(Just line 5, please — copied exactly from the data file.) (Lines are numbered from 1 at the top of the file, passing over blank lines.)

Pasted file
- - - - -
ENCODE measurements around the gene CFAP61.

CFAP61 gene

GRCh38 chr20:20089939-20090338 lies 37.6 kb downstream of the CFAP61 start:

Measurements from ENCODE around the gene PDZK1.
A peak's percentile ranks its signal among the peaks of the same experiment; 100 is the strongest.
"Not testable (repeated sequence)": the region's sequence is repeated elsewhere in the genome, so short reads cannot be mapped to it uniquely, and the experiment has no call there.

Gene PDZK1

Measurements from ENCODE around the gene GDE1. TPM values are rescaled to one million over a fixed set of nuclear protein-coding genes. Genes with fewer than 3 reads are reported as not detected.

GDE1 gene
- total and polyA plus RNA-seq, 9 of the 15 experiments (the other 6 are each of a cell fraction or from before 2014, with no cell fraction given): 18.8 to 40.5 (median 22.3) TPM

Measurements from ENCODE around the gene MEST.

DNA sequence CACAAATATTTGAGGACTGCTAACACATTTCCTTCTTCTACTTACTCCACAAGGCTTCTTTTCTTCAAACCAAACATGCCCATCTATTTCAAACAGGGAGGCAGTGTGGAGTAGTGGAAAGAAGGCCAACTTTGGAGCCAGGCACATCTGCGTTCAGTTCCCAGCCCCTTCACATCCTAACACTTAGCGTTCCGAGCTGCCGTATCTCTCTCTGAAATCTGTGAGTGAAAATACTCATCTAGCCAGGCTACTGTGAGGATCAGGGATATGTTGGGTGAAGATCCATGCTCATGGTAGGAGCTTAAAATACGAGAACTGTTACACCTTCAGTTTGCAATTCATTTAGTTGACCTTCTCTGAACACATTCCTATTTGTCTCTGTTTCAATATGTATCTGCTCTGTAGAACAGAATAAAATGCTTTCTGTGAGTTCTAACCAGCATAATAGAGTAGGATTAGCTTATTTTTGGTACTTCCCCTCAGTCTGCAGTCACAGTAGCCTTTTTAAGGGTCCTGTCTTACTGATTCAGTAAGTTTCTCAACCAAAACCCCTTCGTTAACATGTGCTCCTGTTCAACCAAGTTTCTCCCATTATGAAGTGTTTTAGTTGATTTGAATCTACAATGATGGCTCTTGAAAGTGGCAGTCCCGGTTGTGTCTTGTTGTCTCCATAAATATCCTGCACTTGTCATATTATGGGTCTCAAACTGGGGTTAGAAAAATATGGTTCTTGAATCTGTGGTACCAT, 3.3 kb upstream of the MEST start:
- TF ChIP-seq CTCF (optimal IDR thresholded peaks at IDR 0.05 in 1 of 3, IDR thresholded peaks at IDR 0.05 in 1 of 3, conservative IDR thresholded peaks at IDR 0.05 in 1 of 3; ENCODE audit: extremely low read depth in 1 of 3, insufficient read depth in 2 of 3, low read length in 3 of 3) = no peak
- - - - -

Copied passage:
A peak's percentile ranks its signal among the peaks of the same experiment; 100 is the strongest.